Microfiction Monday – 45th Edition


This week’s artwork is “Fading Identities” by Fabio Sassi


fading identities

A Single Man Visiting Seattle
by Gregory Ramirez

Not bad, you utter as the man onstage sings Elvis. Your sister’s friend stands up, her hand out to you. Go ahead. Take it. It’s just a dance. What starts as a waltz changes once she draws closer to you, her hands wrapped behind your neck, her head pressed to your chest. Your sister’s graduation happened earlier today, and the dinner finished a few hours ago. You fly back tomorrow to California, returning to its drought, leaving the drizzle outside. Deprived of affection, committed to avoiding a one-night stand, you think to yourself, Please keep singing, please keep singing.

Curl
by Erika Price

I would curl up with grief whenever I thought he was leaving. I would hold my hands against my chest or strike my head against the wall, my face contorted as the cries came out, knowing it was wrong and manipulative, unable to stop. I am sure that I tormented him. It was only after I left that he began to torment me. He would sit in the parking lot outside my window, curled up like a hurt child, mewling and begging for cars to strike him. His pain made me feel strong, but not at all safe.

Forever
by Jason VanFossen

I stabbed my finger with his gold embroidery needle. Instead of testing the iron in my blood, I tested the gold in his needle. Now every time my right thumb touches anything, I feel the prick where my blood fell out. Michael took everything except his embroidery kit and that pillow he made for our one-year anniversary that read “Forever.” In the sunlight of morning, the steam from my coffee dances into nothing. I feel a slight pain when, after another sip, I swipe right. Forever is a short time.

The Subway
by Lisa Rehfuss

It’s 5:55pm, and he’s where he has stood every night since I started taking the subway. His job is to check subway passes. The purpose is to move people through the turnstiles quickly. I smile and say hello, as I have every night for a year. He never responds. He can’t seem to find it in himself to talk to anyone who is not beautiful. I constantly remind myself there is nothing being gained or lost with a simple ‘hello’. He can treat me like the invisible woman, but I will not, and do not, step quietly through his world.

Abandoned
by Mercedes Lawry

She gave that flinty smile before she drove away. The boy felt his stomach drop and a chilled hand curved around his heart and squeezed. She was gone again, mother or not.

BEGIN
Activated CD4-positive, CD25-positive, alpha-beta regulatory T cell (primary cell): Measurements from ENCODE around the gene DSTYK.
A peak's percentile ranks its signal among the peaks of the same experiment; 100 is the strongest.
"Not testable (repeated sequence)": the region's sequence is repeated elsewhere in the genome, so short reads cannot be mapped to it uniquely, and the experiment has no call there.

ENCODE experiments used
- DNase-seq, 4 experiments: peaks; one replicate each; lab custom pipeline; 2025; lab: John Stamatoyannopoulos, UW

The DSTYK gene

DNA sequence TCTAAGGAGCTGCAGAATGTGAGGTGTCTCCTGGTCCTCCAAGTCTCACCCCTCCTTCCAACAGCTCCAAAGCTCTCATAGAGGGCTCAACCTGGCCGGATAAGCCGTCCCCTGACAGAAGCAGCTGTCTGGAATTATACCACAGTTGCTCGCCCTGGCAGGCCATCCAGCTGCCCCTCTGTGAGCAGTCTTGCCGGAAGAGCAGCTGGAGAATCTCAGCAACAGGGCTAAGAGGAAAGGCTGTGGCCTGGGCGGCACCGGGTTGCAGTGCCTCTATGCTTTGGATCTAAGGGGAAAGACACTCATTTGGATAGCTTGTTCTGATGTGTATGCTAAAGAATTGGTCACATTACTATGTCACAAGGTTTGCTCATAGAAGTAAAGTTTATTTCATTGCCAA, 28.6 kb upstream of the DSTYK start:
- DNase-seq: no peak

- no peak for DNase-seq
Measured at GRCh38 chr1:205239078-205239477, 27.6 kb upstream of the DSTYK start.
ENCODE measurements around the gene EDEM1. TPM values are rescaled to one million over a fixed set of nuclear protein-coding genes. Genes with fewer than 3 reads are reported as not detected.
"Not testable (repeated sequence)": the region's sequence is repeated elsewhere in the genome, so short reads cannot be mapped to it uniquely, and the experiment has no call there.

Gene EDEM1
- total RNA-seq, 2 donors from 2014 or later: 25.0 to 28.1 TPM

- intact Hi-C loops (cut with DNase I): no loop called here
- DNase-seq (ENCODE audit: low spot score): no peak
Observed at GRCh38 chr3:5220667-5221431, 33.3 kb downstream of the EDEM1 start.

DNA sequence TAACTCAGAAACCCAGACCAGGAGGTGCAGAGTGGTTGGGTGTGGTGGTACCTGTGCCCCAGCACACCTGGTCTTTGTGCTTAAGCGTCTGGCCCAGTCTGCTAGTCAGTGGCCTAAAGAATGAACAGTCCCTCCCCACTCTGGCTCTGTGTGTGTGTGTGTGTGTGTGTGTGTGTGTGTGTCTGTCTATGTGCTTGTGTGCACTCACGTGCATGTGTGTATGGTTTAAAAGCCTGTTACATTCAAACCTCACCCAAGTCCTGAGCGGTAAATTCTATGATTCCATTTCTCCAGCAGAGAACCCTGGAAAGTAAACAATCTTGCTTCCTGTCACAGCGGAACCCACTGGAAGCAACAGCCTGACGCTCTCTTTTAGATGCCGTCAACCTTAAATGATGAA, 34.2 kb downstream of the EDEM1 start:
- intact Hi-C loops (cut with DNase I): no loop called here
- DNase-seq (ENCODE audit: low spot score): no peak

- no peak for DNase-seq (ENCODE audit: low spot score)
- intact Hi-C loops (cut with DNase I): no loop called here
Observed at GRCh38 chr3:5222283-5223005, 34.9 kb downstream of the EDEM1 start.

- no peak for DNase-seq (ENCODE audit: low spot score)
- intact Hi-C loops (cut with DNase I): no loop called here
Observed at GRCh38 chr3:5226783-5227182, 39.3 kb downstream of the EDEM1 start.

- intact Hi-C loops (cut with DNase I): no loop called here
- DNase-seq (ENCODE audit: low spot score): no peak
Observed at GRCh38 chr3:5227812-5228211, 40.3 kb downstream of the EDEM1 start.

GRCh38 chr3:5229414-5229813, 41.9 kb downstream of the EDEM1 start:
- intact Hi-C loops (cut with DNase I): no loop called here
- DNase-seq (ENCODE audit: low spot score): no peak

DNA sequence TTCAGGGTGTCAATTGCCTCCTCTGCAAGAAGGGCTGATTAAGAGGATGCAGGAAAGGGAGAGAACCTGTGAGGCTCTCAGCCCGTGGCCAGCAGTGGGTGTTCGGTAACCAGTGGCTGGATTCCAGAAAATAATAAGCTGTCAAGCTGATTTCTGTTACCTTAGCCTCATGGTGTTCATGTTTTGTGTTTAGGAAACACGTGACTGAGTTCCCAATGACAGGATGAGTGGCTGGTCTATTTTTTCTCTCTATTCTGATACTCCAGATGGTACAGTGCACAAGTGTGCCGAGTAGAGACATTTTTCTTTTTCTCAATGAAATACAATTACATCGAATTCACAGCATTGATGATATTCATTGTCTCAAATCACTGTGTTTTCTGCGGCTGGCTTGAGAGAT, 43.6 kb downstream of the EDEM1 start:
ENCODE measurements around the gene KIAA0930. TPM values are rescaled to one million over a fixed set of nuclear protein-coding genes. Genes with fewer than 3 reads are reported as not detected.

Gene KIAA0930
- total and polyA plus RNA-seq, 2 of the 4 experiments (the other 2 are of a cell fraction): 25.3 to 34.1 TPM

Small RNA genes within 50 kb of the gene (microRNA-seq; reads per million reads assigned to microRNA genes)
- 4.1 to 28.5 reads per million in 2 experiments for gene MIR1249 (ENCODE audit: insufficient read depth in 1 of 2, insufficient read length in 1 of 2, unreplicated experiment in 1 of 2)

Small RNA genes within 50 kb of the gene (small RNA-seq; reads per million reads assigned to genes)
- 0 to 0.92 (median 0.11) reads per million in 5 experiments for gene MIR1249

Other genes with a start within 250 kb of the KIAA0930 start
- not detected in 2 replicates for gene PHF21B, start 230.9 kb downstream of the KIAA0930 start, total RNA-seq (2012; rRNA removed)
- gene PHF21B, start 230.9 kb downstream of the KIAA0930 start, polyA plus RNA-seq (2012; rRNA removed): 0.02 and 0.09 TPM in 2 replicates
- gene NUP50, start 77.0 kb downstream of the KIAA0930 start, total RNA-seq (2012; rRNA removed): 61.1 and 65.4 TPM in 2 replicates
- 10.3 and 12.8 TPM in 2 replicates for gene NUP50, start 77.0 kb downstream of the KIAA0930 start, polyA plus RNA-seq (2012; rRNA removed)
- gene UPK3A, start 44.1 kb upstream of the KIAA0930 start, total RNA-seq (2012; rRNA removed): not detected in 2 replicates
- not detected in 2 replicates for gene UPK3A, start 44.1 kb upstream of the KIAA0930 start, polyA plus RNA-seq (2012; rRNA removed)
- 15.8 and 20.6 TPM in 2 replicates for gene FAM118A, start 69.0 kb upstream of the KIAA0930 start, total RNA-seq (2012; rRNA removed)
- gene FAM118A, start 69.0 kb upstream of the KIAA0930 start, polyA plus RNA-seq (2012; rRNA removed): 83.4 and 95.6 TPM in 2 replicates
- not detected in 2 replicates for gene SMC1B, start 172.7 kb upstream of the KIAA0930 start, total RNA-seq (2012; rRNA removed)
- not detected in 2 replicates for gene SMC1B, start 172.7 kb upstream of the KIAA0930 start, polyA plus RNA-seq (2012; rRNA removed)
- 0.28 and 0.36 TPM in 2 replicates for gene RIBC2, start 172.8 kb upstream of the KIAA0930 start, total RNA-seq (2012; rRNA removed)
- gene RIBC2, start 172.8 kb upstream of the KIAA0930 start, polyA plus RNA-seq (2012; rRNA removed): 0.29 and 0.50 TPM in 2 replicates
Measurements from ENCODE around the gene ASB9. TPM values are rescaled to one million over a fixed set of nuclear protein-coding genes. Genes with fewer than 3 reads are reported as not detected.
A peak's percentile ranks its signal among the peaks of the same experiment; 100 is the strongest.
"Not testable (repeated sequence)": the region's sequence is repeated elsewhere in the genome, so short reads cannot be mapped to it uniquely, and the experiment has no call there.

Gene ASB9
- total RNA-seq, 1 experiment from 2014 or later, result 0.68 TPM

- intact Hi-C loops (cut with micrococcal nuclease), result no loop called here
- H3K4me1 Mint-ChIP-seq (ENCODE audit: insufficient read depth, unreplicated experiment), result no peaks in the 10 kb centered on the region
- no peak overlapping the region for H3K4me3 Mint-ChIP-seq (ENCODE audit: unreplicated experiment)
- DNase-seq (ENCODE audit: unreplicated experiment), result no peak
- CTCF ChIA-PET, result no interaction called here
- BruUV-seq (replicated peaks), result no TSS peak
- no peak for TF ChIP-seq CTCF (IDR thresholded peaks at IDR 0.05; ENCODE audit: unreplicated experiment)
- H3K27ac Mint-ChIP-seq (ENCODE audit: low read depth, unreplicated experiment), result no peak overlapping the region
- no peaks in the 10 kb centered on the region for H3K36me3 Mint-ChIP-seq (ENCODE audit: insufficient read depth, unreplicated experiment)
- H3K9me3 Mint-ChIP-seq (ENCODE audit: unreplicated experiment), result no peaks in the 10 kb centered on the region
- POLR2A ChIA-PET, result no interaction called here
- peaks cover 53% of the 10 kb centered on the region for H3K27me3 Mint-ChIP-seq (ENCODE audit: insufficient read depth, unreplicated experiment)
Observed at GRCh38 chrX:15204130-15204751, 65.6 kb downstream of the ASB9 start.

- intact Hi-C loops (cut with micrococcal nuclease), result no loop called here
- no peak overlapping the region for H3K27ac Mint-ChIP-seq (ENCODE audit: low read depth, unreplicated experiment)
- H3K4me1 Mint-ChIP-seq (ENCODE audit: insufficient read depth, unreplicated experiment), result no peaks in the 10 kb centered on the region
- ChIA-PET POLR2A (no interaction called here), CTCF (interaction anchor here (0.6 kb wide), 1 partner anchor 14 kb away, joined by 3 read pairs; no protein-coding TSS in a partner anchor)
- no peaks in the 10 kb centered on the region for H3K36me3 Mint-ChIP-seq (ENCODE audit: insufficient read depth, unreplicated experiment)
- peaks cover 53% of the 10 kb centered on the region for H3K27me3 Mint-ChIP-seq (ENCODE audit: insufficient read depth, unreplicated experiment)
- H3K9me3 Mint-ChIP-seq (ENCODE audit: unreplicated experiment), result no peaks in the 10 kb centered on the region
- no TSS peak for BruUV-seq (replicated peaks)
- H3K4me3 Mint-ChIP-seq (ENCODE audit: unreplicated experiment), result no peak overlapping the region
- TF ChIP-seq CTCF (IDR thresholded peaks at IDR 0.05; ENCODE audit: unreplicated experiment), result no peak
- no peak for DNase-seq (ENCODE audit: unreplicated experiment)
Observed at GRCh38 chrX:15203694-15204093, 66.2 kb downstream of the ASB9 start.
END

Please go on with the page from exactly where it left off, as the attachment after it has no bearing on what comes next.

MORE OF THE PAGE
He was staying here, without her and anything that smelled of comfort. I am less than that pile of dirt by the steps, he thought, I’m just an outline, nothing she needs to keep close. The dark was coming now, pushing into the blue-gold sky and he stood watching with the flimsy hope that he too would be swallowed up.

The Laborer
by Michael Kulp

The laborer blinked away sweat and pulled another handful of the Rich Man’s crop. His unfettered mind dulled the grinding sameness with vivid fantasies of a soft future. Calloused hands did the work, and he counted his dreams and regrets. Weeks metastasized into years. He saw his children, then grandchildren, grow and leave. They had no callouses on their hands, and he was worried. Would they amount to anything? At last, as he sighed away his dying breaths, his fading mind felt the gentle caresses from those many soft hands. He had made them soft. And he finished without regrets.

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3 responses

  1. Well done. Great edition. I particularly enjoyed “The Subway.”

  2. I sort of sense a theme: people leaving or passing by.

  3. Each entry is uniquely beautiful and heart-rending. I couldn’t help but think of the classic Zen koan “If a tree falls in the woods and no one is there to hear it, does it make a sound?” while reading a few of these: basically, do I exist if I am unacknowledged, or our encounter is momentary?

    Isolation, invisibility, and the subjective components that create our Inner Life swell or recede in moments that stand alone and mark us. Every one of these paragraphs contains deep food for thought. Thanks to the authors for sharing their stories.

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